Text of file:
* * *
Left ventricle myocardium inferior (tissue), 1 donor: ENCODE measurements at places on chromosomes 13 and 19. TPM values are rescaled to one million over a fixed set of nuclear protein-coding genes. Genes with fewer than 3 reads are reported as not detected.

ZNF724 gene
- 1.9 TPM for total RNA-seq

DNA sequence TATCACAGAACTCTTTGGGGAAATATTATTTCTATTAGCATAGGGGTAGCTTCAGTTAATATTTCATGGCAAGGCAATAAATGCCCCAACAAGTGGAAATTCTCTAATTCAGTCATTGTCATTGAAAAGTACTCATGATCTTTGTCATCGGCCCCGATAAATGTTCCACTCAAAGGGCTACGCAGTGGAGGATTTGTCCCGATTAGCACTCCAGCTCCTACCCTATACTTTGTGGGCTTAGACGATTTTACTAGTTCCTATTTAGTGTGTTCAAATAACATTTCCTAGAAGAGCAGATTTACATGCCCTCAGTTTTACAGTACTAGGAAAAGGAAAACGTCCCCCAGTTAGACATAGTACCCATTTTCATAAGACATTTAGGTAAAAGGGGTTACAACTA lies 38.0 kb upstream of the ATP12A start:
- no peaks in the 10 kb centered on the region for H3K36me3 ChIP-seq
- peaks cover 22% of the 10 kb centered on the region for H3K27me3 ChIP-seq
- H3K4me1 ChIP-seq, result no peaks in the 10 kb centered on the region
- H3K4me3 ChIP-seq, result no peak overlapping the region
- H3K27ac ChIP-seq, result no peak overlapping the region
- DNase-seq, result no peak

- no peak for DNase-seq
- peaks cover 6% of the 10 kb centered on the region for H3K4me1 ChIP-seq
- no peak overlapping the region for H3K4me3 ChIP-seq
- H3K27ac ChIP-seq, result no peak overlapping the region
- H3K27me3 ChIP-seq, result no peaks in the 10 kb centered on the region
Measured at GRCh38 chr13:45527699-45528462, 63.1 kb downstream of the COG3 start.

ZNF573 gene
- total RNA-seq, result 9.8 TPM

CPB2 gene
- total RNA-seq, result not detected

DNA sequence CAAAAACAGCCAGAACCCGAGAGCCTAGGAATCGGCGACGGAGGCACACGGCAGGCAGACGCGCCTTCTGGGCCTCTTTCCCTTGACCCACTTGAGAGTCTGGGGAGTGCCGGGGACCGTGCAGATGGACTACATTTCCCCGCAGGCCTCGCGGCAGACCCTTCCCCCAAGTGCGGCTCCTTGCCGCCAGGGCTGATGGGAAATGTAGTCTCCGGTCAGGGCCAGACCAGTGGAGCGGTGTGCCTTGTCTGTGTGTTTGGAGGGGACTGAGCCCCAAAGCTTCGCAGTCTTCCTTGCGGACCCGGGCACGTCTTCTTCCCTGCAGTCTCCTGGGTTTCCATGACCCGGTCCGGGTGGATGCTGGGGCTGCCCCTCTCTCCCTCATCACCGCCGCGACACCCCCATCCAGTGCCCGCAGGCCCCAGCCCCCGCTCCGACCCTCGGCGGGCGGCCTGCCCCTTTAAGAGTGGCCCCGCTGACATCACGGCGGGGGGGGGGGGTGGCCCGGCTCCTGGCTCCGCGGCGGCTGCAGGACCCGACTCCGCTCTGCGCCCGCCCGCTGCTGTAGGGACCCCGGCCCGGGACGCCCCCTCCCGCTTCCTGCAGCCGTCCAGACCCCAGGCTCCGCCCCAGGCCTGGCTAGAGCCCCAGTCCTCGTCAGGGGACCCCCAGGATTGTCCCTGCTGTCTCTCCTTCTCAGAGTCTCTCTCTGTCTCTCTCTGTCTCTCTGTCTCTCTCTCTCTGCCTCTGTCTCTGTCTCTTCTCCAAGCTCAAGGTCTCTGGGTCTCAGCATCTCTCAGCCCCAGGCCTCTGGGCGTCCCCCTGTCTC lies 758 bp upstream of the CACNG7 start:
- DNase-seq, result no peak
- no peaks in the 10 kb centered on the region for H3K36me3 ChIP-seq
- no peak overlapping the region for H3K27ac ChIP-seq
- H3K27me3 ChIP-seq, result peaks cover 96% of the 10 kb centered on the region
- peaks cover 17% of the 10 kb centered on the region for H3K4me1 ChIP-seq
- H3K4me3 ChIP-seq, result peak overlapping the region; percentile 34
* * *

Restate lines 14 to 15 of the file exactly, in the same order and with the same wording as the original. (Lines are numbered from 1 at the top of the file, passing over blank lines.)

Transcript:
- H3K27ac ChIP-seq, result no peak overlapping the region
- H3K27me3 ChIP-seq, result no peaks in the 10 kb centered on the region